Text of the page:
My shoot last night had a brown sugar theme. My victim certainly personified the adage, "long tall drink of water."
And I told her so.
Before we shot, in fact before she climbed into the makeup chair, she informed me she's very "photogenic." Okay. No offense, sweetie, but I'll be the judge of that. (I didn't actually say that but I was thinking it, dammit!)
As it turned out...
She was right.
And I told her as much.
New-ish photographers have occasionally asked me if I make lighting adjustments when shooting black chicks. I don't. Not really. If or when I do, it's not, as a rule, because they're black. I might make some adjustments but not any more so than I would for shooting most any model: black, white, brown, or yellow.
All people are, basically, 18% gray in terms of exposure. Leastwise, regarding their skin's mid-tones. (That "people" classification, BTW, includes all models even if some of them sometimes act otherwise. Un-people-like, I mean.) You've heard the phrase we're all pink on the inside? Well, we're all 18% gray on the outside. It's a convenient truth from a photography and lighting and exposure point-of-view.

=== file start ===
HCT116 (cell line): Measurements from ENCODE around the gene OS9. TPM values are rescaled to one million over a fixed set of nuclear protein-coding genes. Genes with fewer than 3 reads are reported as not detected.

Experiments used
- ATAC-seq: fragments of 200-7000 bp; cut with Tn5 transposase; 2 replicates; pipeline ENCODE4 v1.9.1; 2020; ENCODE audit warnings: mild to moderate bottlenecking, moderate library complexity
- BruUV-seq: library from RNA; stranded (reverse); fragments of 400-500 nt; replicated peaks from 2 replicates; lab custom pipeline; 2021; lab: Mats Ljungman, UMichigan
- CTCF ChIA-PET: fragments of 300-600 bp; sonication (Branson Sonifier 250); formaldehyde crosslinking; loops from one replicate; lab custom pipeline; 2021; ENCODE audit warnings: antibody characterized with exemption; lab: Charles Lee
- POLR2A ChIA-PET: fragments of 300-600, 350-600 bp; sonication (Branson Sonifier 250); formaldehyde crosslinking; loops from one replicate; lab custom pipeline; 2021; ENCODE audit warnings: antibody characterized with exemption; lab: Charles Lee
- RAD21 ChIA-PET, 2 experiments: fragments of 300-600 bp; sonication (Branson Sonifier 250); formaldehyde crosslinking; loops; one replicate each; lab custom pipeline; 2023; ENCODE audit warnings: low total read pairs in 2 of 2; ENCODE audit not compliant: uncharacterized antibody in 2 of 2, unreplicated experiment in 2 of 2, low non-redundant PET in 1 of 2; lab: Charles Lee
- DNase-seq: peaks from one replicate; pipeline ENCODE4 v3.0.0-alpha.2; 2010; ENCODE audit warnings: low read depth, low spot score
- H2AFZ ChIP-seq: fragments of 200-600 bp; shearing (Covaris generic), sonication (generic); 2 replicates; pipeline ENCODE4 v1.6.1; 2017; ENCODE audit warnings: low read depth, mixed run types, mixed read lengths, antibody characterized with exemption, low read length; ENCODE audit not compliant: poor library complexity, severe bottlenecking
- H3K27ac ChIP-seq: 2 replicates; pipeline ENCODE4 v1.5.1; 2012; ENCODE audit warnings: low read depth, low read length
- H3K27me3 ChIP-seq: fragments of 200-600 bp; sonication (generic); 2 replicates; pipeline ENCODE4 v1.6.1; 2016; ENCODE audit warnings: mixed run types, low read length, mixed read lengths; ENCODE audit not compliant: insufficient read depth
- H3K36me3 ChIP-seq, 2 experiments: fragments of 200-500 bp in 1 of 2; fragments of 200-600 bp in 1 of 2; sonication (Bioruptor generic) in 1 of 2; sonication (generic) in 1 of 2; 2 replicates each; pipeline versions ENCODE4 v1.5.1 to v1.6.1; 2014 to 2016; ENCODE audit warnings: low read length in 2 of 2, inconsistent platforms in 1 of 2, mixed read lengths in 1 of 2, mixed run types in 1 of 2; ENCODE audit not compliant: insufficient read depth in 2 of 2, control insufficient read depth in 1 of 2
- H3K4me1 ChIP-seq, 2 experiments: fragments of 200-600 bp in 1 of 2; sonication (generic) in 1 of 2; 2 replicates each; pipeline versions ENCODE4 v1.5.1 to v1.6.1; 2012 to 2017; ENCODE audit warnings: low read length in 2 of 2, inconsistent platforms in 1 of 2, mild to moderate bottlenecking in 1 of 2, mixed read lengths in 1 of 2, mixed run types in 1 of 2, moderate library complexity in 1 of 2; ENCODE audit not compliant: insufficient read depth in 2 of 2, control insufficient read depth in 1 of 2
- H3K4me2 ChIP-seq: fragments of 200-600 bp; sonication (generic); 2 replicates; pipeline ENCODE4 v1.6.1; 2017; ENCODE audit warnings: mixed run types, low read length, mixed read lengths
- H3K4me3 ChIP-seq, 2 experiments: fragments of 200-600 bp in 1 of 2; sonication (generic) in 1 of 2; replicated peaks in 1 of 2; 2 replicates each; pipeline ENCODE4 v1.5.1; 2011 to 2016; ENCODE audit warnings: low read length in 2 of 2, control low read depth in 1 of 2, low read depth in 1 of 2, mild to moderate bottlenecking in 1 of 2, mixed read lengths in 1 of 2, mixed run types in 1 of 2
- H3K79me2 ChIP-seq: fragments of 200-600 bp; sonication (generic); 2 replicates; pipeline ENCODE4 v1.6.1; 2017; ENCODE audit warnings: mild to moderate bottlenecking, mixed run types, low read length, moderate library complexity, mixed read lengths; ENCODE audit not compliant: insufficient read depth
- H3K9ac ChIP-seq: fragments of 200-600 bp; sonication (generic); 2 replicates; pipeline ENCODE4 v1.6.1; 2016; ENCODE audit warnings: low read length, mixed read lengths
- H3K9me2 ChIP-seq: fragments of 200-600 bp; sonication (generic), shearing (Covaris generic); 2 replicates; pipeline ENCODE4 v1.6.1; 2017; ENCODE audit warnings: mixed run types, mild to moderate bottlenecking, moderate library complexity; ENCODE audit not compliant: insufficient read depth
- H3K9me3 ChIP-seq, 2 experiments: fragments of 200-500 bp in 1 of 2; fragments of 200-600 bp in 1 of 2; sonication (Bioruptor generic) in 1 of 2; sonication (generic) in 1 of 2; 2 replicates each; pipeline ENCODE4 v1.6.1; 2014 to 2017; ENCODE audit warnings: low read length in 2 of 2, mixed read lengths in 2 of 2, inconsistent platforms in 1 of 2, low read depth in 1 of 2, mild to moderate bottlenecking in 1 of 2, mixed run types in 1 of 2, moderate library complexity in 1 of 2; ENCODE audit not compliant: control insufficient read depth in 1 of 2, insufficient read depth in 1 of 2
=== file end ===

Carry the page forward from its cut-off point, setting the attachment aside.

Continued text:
Sure, if a model has very VERY dark skin, I might make some adjustments to enhance detail or change the contrast but, basically, exposure doesn't change much, if at all. Conversely, I'll also make adjustments if the model's skin is very VERY white. BTW, I'm not bringing up "very VERY white or dark" as if those are bad things. We're photographers. We deal with what's in front of us. Obviously, we sometimes have to adjust things: our lights, our exposure, even our attitudes. It's like hair. I certainly make adjustments to compensate for hair color. Platinum blond versus jet black call for differences in accenting and highlighting.
The long tall drink of water at the top is Marie. I shot her last night. Used three lights and a Lumopro Lite Panel to illuminate her.